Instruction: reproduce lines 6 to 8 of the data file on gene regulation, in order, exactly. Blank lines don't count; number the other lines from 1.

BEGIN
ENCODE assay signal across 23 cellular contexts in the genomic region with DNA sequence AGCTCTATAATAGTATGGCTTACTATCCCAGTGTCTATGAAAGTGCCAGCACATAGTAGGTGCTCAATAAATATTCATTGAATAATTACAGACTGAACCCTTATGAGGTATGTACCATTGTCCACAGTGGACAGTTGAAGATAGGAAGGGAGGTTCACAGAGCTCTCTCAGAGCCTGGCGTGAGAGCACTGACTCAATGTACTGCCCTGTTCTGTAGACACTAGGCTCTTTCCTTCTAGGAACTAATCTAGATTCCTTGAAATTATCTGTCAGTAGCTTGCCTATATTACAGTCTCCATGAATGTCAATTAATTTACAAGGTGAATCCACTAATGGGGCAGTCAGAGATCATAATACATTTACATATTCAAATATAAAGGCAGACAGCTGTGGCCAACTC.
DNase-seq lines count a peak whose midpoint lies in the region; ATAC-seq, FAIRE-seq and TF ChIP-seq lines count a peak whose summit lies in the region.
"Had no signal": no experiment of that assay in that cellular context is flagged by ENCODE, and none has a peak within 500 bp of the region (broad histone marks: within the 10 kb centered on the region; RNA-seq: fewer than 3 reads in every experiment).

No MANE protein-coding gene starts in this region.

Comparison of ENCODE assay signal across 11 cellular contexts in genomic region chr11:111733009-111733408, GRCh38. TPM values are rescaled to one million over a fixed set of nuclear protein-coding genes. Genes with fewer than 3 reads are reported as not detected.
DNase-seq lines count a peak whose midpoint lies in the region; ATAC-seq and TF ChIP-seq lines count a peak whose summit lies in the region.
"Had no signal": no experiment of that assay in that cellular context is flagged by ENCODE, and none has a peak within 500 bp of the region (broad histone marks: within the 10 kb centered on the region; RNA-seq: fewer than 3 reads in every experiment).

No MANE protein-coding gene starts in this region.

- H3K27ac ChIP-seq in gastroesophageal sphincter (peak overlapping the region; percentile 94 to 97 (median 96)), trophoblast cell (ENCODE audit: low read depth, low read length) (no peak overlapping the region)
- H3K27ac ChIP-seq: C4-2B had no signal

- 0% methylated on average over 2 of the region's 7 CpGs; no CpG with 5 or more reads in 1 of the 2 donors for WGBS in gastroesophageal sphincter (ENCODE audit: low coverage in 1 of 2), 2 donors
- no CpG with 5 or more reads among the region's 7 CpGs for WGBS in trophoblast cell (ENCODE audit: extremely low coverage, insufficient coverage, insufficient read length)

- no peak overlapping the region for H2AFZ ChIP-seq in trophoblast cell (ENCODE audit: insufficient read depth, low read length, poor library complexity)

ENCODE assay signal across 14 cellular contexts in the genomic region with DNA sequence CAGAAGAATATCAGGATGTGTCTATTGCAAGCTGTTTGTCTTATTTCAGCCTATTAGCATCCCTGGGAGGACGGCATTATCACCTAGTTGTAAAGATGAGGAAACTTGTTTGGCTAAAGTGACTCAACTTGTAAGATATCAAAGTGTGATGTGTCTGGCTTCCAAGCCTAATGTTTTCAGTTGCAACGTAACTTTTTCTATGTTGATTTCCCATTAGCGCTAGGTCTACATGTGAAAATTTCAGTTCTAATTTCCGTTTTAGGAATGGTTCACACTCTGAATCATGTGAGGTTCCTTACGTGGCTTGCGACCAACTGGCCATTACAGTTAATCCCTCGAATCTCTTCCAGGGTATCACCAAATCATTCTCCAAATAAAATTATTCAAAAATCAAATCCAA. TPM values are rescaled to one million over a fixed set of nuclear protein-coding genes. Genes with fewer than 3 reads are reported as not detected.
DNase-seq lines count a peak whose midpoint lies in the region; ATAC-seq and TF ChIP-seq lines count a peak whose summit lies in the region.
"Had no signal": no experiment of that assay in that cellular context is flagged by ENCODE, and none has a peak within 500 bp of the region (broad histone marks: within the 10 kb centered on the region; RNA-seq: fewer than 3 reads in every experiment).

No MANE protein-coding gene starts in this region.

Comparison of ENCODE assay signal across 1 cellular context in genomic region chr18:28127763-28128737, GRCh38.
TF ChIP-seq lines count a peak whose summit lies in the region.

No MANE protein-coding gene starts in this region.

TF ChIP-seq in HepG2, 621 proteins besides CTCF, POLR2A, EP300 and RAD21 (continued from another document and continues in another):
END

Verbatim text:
DNase-seq lines count a peak whose midpoint lies in the region; ATAC-seq and TF ChIP-seq lines count a peak whose summit lies in the region.
"Had no signal": no experiment of that assay in that cellular context is flagged by ENCODE, and none has a peak within 500 bp of the region (broad histone marks: within the 10 kb centered on the region; RNA-seq: fewer than 3 reads in every experiment).

No MANE protein-coding gene starts in this region.